The Secret Language of Flight Attendants

chicago limo, limo service chicagoAny time people form themselves into groups, they typically develop special jargon to describe the particulars of their situation, job or shared goals. The workers in the skies are no exception. If you are a seasoned traveler, you may have heard some of the specialized terms used by the cabin crew and wondered what they meant.

For example, did you know that female flight attendants will call themselves “senior mamas?” That’s the term they give to the veterans among their ranks, according to a recent article at Business Insider.


If you’re a stickler for proper English usage, the term “deplane” may make you grit your teeth. Flight attendants use this term for getting off the airplane instead of the more proper term, “disembark.”

Flip Flop

This does not refer to the casual sandals you wear on the beach. You shouldn’t wear flip-flops on a plane for safety reasons (even if you are flying to a tropical paradise!). A flip flop occurs when a flight attendant has to fly on a red eye flight that arrives early in the morning, sleeps during the layover and then has to get back in the skies the very next morning (as early as 5 or 6 a.m.).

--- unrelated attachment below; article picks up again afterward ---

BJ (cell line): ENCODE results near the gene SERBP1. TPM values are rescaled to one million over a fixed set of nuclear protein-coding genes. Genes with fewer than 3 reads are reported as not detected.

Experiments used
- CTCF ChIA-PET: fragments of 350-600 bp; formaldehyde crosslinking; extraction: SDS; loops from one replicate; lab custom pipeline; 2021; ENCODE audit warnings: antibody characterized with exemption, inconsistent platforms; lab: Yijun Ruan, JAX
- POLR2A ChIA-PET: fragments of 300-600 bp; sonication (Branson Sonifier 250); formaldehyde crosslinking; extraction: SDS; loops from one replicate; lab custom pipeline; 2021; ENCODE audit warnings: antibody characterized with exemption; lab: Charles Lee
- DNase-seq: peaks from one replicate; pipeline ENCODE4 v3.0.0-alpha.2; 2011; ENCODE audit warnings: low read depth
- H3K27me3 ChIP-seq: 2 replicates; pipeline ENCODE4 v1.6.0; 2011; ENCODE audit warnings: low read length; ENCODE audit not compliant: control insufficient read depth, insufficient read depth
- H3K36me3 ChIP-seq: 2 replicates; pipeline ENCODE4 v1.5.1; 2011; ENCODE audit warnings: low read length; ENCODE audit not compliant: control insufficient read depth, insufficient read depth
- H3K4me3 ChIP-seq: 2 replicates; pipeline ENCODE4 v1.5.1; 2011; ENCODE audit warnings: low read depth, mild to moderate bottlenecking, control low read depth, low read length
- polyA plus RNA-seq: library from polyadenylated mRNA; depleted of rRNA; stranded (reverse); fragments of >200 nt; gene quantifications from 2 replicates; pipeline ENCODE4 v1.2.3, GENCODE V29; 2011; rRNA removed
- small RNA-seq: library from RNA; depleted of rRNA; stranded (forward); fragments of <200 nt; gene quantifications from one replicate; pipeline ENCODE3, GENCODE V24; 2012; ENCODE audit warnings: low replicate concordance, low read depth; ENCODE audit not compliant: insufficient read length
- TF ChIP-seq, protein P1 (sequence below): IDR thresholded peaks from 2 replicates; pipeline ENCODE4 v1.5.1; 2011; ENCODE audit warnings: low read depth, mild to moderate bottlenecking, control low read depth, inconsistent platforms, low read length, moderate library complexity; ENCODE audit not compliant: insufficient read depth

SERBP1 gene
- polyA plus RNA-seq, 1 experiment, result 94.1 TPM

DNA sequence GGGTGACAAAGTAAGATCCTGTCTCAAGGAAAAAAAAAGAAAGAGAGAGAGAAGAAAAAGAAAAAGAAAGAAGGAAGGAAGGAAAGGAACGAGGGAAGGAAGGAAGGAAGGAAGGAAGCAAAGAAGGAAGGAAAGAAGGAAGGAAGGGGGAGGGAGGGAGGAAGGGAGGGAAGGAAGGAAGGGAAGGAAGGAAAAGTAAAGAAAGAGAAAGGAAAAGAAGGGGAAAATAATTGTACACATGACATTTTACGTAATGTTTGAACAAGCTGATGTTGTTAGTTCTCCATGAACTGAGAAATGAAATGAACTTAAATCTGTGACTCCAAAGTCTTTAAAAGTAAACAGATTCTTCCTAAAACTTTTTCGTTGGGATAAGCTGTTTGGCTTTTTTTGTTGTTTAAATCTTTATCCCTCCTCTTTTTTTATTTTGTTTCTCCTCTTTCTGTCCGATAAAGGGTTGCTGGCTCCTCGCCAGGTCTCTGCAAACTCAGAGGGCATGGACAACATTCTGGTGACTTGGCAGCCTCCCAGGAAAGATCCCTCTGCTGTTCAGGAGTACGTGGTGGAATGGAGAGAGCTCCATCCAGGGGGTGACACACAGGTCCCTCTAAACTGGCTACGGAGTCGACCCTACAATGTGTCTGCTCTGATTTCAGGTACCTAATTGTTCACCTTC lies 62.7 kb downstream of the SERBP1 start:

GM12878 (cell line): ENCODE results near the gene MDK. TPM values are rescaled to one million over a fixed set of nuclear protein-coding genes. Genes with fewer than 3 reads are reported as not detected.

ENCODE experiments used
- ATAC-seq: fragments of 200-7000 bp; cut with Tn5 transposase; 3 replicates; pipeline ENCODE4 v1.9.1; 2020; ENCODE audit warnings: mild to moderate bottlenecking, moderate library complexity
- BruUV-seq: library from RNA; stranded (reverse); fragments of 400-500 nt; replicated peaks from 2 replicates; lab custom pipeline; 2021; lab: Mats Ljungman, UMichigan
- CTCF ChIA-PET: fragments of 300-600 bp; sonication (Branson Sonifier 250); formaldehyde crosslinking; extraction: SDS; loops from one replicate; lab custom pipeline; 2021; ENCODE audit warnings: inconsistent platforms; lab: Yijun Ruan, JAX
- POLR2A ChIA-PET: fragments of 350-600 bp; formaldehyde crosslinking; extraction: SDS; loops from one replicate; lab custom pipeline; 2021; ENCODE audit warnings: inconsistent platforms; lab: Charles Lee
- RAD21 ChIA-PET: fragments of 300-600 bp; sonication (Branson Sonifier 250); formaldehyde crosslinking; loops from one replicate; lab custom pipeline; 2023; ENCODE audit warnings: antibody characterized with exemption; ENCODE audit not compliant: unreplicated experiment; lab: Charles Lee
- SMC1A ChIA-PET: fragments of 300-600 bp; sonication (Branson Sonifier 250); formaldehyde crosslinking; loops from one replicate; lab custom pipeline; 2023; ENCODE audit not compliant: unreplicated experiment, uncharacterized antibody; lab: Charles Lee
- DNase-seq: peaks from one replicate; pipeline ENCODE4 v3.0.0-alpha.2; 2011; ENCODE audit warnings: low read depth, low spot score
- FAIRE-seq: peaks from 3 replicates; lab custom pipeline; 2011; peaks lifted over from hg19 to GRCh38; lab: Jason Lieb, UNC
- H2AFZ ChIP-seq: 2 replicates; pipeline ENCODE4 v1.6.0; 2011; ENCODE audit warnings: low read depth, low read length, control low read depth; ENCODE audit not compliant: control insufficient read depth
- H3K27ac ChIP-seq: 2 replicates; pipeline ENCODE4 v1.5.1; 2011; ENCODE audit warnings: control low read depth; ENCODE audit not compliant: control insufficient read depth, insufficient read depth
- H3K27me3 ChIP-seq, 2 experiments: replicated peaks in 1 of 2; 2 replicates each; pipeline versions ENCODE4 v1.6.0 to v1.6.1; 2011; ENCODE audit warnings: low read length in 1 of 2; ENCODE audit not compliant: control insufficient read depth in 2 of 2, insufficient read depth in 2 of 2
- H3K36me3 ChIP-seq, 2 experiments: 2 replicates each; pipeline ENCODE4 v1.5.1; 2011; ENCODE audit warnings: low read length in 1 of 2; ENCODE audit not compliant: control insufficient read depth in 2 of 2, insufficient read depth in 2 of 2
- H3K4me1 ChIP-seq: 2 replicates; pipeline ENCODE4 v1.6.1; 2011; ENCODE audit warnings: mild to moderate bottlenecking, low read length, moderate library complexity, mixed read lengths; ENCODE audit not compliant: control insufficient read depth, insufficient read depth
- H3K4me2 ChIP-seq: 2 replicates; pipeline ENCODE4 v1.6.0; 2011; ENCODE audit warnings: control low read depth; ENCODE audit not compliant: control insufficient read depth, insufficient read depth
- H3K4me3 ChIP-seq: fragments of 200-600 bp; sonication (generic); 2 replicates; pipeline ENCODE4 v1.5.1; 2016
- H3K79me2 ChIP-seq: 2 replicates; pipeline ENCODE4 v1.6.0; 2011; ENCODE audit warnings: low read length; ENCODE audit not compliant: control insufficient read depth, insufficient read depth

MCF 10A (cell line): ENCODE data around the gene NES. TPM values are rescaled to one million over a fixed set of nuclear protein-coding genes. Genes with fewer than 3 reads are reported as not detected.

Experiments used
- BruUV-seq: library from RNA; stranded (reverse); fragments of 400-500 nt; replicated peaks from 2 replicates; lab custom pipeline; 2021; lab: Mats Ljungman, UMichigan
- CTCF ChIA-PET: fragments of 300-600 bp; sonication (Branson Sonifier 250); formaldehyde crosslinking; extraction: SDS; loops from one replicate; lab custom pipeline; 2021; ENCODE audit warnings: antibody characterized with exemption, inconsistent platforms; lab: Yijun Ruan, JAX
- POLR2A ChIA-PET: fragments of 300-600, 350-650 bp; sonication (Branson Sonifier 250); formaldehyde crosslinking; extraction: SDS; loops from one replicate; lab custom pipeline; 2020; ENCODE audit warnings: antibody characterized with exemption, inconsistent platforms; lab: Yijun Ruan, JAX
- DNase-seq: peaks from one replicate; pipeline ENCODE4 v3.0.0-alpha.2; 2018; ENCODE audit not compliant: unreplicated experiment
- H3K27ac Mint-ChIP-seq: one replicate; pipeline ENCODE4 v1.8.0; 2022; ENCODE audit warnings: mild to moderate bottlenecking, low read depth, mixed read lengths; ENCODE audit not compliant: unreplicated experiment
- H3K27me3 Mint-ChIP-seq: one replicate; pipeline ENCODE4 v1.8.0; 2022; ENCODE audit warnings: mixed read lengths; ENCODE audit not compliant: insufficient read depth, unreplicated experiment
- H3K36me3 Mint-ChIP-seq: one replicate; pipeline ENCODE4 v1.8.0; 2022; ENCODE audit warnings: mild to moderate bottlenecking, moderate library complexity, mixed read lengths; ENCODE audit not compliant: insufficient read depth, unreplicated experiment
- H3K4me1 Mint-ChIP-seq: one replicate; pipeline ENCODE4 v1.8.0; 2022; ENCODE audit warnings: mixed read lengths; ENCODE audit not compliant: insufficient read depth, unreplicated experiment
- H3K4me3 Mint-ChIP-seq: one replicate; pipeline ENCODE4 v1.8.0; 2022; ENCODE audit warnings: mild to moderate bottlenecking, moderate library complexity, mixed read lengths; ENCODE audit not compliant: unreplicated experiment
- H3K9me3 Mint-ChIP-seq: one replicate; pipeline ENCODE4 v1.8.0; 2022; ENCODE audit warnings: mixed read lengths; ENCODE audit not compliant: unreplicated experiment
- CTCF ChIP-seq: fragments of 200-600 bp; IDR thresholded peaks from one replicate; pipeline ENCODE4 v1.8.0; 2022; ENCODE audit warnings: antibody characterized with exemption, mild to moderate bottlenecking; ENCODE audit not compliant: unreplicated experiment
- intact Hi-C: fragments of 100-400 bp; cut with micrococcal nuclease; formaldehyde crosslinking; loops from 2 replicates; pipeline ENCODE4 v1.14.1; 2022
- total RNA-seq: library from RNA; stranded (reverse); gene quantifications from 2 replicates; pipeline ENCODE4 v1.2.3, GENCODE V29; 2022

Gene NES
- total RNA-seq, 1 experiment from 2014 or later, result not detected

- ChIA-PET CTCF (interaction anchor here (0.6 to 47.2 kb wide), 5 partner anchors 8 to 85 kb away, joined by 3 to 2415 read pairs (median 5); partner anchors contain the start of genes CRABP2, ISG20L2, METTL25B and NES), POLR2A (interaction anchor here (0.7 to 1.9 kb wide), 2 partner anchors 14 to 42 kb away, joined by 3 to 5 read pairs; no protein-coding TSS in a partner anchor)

Hot Room

Sometimes referred to as standby reserve or “the couch,” a hot room is a place at the airport where reserve flight attendants must cool their jets, sticking around while waiting to see if an airline needs to deploy them. Attendants often find out just moments before the flight where they will be going.

Lips and Tips

This term has to do with female flight attendants who always have to look their best, even when working on long-duration flights and getting by with minimal sleep and meals caught on the run.

Pink Eye

You’ve heard of “red eye,” the term used to indicate a lengthy trip in the middle of the night. Flight attendants refer to “pink eye” for flights that get close to 1 a.m. but aren’t so late to qualify as a full-fledged red eye flight.


This is not the sound you make when you’re trying to figure out what to say next during a conversation. “UM” stands for unaccompanied minor. Flight attendants have to look after young people frequently enough that they have a shortcut term to describe them.

It’s fun to learn about the jargon used by various professions. You’ll get insight into their working lives and may gain a greater appreciation for their daily struggles.

Posted on Apr 30 2015